Cirebon, The Capital Of Ancient Javanese Sultanates In Urgent Need Of A Tourism Strategy

Cirebon is a rather small city for Indonesian standards with a population of only 300,000 inhabitants. Located in West Java, some 240 km north of Jakarta along Java coast, Cirebon holds however a special position in Indonesian history. It is considered one of the cradles of islam on Java Island with the first Islam arriving in the midst of the 15th century. Cirebon was then one of the oldest sultanates on the Island with Demak and Banten. For centuries, the city has been a city of islam teaching and knowledge but also an important trading centre, which explains notable Chinese, Arab-Islamic and European influences.

Cirebon Sang Cipta Rasa mosque is one of the oldest – if not the oldest- in Indonesia. It shows an amazing architecture of intricate wood, walls of red bricks and carved stones all covered by a Hindu-influenced roof evocating Mount Neru.


Nearby Kasepuhan Keraton (traditional Javanese Palace) was built originally at the end of the 15th century. It is today Cirebon most visited attraction with over 90,000 tourists in a year.
Cirebon has certainly all the ingredients to make it an attractive tourist destination for foreign travellers. It is easily accessible by train- three hours only with a dozen of daily services to Jakarta. It has some 40 hotels with 10 being star-rated properties representing some 1,700 rooms.

But above all, it has an extremely rich history. It is probably the only city today in Indonesia with three classical Keraton still inhabited by Sultans; It still has two dozens of colonial style buildings dating back from the Dutch time; it has old mosques, gastronomy specialties – Empal gentong soup is a mild curry beef soup flavoured with nutmeg and cinnamon and Nasi Jamblang, some small dishes with a special rice cooked in a wood leaves providing a unique flavour. Cirebon is home to Topeng mask dances and of a well-famed batik motive. Megamendung Batik is characterized by stylized clouds, showing the influence of Chinese arts brought once by merchants to this trading port.

However, Cirebon still does not seem ready to embrace international tourism despite its wealth of attractions. It remains essentially a domestic destination –particularly by welcoming locals from Jakarta and Bandung during the week-end. According to the latest data from 2012 published by the Office for Culture and Tourism of Cirebon, total tourist arrivals to the city reached by then 477,207 with less than five percent being international visitors (20,600 arrivals). It is likely that this number is up now, as international arrivals grew from 2009 to 2012 by 2000%!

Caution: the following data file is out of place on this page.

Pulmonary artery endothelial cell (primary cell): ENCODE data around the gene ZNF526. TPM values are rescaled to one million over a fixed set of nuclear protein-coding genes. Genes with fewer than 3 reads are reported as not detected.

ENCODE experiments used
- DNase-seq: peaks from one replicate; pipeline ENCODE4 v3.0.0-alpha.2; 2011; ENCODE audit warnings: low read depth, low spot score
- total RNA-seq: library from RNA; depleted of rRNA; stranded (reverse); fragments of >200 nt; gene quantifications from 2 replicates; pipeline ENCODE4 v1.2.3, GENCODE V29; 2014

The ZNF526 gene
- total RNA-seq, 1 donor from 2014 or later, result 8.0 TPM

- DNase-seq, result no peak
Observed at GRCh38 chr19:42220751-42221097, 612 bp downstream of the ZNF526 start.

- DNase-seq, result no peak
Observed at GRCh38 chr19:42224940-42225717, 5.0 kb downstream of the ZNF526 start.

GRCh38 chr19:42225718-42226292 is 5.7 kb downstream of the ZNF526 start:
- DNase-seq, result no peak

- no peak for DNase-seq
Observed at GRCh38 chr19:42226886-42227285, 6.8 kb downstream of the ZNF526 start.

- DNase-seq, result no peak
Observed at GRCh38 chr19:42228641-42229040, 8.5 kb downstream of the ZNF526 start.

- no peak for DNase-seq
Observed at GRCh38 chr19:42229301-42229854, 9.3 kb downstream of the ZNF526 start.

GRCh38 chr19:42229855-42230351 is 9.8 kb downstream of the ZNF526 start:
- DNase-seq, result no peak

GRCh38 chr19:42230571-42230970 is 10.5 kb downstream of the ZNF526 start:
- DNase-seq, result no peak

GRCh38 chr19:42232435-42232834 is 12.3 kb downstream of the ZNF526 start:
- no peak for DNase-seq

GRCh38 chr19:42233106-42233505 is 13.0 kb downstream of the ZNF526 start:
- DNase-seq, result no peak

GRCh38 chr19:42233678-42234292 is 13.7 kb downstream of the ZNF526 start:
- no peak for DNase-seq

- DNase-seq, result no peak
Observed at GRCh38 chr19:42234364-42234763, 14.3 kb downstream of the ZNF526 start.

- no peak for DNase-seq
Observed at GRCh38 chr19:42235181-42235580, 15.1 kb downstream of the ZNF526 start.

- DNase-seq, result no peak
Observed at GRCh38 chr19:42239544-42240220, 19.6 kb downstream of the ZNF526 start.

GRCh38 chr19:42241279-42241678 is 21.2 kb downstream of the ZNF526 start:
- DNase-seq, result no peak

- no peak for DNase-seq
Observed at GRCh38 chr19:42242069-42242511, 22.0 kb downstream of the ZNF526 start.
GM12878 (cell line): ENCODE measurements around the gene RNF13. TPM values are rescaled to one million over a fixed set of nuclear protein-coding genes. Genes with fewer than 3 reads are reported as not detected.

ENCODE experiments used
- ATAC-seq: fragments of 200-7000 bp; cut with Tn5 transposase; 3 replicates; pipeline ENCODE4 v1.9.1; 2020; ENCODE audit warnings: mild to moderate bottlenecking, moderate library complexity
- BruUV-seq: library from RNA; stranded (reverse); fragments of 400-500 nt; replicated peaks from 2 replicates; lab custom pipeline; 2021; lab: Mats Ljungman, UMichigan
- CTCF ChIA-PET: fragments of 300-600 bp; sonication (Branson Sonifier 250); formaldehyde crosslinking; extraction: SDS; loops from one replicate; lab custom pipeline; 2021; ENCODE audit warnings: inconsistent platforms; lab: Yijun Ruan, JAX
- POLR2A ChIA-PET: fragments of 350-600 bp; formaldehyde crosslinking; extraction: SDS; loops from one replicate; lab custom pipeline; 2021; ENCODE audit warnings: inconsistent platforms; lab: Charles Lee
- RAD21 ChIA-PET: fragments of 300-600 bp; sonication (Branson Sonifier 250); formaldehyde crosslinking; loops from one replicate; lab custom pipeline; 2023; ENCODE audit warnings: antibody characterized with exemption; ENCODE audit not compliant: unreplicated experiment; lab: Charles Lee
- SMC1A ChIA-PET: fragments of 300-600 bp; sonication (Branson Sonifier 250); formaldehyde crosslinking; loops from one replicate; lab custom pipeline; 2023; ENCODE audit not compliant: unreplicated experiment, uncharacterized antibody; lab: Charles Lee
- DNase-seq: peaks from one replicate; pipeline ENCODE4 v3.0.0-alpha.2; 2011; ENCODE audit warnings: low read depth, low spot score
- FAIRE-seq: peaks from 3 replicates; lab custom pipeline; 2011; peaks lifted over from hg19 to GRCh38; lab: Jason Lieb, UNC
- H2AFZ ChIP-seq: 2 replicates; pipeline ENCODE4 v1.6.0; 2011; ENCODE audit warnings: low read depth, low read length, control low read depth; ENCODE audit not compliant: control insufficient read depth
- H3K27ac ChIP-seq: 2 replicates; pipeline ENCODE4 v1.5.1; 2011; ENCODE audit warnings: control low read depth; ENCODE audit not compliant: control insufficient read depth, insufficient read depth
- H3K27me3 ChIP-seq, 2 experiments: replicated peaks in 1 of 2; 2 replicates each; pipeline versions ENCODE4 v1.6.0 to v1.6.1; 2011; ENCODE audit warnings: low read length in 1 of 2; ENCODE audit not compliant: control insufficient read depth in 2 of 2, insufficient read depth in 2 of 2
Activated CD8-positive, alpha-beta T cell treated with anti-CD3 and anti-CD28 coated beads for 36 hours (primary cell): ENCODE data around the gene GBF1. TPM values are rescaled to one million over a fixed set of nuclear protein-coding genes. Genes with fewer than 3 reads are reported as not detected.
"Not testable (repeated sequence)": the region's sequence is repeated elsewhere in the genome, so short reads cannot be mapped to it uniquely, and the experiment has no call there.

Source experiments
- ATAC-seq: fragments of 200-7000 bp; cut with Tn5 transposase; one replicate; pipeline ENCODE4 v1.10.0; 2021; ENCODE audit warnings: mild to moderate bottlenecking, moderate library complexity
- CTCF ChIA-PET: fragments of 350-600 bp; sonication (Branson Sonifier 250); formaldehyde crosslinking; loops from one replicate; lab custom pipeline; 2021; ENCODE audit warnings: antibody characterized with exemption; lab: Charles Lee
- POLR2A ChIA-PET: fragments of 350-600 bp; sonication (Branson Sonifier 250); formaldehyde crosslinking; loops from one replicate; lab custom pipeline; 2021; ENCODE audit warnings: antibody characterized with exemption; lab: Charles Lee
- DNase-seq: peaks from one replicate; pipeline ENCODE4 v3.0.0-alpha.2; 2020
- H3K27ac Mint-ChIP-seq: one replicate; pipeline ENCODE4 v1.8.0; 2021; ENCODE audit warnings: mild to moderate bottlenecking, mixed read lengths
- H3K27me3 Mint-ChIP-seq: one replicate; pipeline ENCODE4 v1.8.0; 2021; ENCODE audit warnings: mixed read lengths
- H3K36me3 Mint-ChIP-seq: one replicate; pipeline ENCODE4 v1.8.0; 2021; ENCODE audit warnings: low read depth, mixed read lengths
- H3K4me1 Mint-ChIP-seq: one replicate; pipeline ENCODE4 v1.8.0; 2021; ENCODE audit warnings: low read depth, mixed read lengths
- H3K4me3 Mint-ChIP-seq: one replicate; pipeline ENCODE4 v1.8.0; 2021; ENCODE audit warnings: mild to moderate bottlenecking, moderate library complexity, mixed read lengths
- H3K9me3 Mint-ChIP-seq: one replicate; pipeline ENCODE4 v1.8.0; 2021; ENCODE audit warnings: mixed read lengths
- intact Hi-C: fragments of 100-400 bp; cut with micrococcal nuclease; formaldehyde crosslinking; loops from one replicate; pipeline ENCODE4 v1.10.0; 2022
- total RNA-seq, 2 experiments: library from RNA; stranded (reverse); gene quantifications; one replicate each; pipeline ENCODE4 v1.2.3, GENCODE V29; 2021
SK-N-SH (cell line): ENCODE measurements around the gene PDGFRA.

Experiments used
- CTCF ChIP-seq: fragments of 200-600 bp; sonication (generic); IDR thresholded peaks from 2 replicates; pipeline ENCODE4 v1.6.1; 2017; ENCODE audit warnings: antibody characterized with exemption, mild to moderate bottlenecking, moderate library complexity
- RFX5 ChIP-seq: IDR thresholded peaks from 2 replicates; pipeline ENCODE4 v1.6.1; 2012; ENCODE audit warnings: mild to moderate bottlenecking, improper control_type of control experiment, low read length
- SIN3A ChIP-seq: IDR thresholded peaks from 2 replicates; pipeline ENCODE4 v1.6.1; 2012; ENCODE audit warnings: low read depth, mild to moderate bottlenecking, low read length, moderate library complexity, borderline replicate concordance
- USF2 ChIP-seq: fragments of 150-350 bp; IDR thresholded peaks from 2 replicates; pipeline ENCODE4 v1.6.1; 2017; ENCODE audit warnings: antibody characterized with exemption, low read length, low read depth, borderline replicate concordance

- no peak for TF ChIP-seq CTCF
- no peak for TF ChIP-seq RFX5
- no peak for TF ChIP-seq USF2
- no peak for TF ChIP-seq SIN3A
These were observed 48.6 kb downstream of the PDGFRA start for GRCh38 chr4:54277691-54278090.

The problem is more about the way to go around, to discover and to enjoy Cirebon. They are little signage in English (little signage generally in town) indicating where to go or where major attractions are located. Many of Cirebon streets lack pavements, red lights to cross over the street safely or city maps…

Although Kasepuhan keraton is partially indicated, they are no mentions in the streets about the two other keratons of Kanoman and Kacirebonan. Inside Kasepuhan Keraton – Cirebon largest palace with its amazing structures dating between the 16th and the late 19th century- foreign visitors will desperately look for a single signage in English. A surprising absence despite the fact that foreigners are charged 3.5 time more for an entrance ticket than locals.

The most foreign-friendly place to visit remains however the far-less exposed Kacirebon Keraton. First because they are chances to meet and speak with the local sultan, a very affable personality. And to get a member of the royal family making a tour of the palace –with the possibility to watch a concert or traditional topeng dances as well as to eat traditional royal food.

It would only take limited steps and little money to improve Cirebon tourism experience: starting for example by the creation of circuits such as Royal Heritage, Islamic Heritage or Dutch Heritage with clear signage to walk individually around the city.

A single visitor’s ticket could also be created for travellers opening the access to all the Sultan’s palaces. This could then help to spread tourism benefits beyond the sole Kasepuhan Keraton. Compared to the 90,000 visitors of the Kasepujan palace, both Keraton Kanoman and Kacireebonan received each less than 4,000 annual visitors in 2012.